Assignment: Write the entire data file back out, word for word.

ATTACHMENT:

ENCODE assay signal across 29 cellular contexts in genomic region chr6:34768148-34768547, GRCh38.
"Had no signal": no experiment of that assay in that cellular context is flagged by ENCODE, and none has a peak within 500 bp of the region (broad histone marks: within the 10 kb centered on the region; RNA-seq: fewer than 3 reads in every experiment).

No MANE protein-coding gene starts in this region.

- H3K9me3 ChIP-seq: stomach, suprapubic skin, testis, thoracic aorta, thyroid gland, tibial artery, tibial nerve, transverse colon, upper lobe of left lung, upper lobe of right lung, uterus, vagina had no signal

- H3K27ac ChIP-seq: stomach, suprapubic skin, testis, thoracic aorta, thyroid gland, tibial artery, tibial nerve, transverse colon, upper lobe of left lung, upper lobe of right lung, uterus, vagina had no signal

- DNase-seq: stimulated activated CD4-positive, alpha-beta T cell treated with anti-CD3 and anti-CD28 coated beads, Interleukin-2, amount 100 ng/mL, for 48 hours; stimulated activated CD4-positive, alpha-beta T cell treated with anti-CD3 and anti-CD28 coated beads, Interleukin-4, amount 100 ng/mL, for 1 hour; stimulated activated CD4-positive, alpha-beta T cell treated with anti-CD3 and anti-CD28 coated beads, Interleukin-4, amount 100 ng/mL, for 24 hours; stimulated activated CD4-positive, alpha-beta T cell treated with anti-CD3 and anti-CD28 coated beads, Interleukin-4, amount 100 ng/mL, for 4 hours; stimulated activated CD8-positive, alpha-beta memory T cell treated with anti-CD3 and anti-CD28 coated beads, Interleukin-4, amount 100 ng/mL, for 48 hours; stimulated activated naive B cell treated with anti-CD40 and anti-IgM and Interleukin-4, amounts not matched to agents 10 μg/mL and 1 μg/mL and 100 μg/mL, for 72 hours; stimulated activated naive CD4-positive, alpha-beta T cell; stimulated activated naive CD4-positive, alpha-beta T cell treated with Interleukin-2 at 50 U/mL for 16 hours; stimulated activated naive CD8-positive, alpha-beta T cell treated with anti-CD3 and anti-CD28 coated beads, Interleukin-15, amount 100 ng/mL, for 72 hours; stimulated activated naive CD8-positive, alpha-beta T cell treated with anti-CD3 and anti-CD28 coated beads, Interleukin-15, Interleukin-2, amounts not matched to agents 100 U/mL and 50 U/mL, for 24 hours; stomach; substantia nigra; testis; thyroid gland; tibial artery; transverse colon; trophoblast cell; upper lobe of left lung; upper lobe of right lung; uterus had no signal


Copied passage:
ENCODE assay signal across 29 cellular contexts in genomic region chr6:34768148-34768547, GRCh38.
"Had no signal": no experiment of that assay in that cellular context is flagged by ENCODE, and none has a peak within 500 bp of the region (broad histone marks: within the 10 kb centered on the region; RNA-seq: fewer than 3 reads in every experiment).

No MANE protein-coding gene starts in this region.

- H3K9me3 ChIP-seq: stomach, suprapubic skin, testis, thoracic aorta, thyroid gland, tibial artery, tibial nerve, transverse colon, upper lobe of left lung, upper lobe of right lung, uterus, vagina had no signal

- H3K27ac ChIP-seq: stomach, suprapubic skin, testis, thoracic aorta, thyroid gland, tibial artery, tibial nerve, transverse colon, upper lobe of left lung, upper lobe of right lung, uterus, vagina had no signal

- DNase-seq: stimulated activated CD4-positive, alpha-beta T cell treated with anti-CD3 and anti-CD28 coated beads, Interleukin-2, amount 100 ng/mL, for 48 hours; stimulated activated CD4-positive, alpha-beta T cell treated with anti-CD3 and anti-CD28 coated beads, Interleukin-4, amount 100 ng/mL, for 1 hour; stimulated activated CD4-positive, alpha-beta T cell treated with anti-CD3 and anti-CD28 coated beads, Interleukin-4, amount 100 ng/mL, for 24 hours; stimulated activated CD4-positive, alpha-beta T cell treated with anti-CD3 and anti-CD28 coated beads, Interleukin-4, amount 100 ng/mL, for 4 hours; stimulated activated CD8-positive, alpha-beta memory T cell treated with anti-CD3 and anti-CD28 coated beads, Interleukin-4, amount 100 ng/mL, for 48 hours; stimulated activated naive B cell treated with anti-CD40 and anti-IgM and Interleukin-4, amounts not matched to agents 10 μg/mL and 1 μg/mL and 100 μg/mL, for 72 hours; stimulated activated naive CD4-positive, alpha-beta T cell; stimulated activated naive CD4-positive, alpha-beta T cell treated with Interleukin-2 at 50 U/mL for 16 hours; stimulated activated naive CD8-positive, alpha-beta T cell treated with anti-CD3 and anti-CD28 coated beads, Interleukin-15, amount 100 ng/mL, for 72 hours; stimulated activated naive CD8-positive, alpha-beta T cell treated with anti-CD3 and anti-CD28 coated beads, Interleukin-15, Interleukin-2, amounts not matched to agents 100 U/mL and 50 U/mL, for 24 hours; stomach; substantia nigra; testis; thyroid gland; tibial artery; transverse colon; trophoblast cell; upper lobe of left lung; upper lobe of right lung; uterus had no signal